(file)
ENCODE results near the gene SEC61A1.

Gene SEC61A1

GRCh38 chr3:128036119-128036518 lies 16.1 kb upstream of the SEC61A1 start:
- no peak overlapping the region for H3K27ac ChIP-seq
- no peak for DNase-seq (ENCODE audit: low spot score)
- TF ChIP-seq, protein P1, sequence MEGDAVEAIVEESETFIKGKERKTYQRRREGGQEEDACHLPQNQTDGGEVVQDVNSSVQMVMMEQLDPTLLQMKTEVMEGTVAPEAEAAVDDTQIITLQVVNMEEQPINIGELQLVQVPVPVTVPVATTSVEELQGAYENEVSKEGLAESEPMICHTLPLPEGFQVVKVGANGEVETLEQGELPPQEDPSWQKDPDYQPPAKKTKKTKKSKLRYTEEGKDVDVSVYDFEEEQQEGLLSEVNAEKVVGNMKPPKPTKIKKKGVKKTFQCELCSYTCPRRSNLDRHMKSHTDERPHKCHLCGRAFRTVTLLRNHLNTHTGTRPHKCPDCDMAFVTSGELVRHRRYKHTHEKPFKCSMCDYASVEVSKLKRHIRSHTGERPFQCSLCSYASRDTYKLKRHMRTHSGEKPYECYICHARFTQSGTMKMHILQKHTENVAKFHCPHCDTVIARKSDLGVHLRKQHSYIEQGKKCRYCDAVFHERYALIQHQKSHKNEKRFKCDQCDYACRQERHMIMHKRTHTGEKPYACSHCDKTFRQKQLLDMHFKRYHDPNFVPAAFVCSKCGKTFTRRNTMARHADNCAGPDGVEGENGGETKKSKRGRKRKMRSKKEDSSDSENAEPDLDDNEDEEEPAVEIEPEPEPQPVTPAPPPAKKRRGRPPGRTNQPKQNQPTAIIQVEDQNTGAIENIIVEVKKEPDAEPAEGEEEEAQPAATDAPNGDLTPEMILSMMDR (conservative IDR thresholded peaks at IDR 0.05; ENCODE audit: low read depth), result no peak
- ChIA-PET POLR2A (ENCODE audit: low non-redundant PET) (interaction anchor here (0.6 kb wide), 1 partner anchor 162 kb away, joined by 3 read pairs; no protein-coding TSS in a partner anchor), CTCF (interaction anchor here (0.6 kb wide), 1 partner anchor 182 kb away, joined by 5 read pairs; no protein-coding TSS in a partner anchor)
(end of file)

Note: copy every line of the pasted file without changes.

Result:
ENCODE results near the gene SEC61A1.

Gene SEC61A1

GRCh38 chr3:128036119-128036518 lies 16.1 kb upstream of the SEC61A1 start:
- no peak overlapping the region for H3K27ac ChIP-seq
- no peak for DNase-seq (ENCODE audit: low spot score)
- TF ChIP-seq, protein P1, sequence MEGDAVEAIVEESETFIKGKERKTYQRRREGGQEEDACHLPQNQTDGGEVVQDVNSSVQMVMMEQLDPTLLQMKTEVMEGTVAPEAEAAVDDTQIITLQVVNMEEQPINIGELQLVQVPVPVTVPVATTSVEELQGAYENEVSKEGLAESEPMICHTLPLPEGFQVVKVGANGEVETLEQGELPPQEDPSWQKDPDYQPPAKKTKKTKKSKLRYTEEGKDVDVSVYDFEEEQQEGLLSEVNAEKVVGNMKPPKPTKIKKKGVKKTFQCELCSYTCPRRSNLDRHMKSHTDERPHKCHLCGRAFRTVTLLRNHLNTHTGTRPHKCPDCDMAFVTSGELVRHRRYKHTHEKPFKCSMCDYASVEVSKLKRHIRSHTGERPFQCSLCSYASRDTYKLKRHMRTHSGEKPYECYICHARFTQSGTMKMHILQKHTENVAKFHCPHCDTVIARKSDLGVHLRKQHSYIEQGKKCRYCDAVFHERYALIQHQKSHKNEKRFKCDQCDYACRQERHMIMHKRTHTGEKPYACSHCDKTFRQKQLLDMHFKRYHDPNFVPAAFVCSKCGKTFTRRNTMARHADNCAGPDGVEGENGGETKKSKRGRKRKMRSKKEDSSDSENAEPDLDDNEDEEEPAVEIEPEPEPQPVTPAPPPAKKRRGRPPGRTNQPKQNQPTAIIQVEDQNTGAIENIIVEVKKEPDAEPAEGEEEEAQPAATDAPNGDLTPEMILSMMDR (conservative IDR thresholded peaks at IDR 0.05; ENCODE audit: low read depth), result no peak
- ChIA-PET POLR2A (ENCODE audit: low non-redundant PET) (interaction anchor here (0.6 kb wide), 1 partner anchor 162 kb away, joined by 3 read pairs; no protein-coding TSS in a partner anchor), CTCF (interaction anchor here (0.6 kb wide), 1 partner anchor 182 kb away, joined by 5 read pairs; no protein-coding TSS in a partner anchor)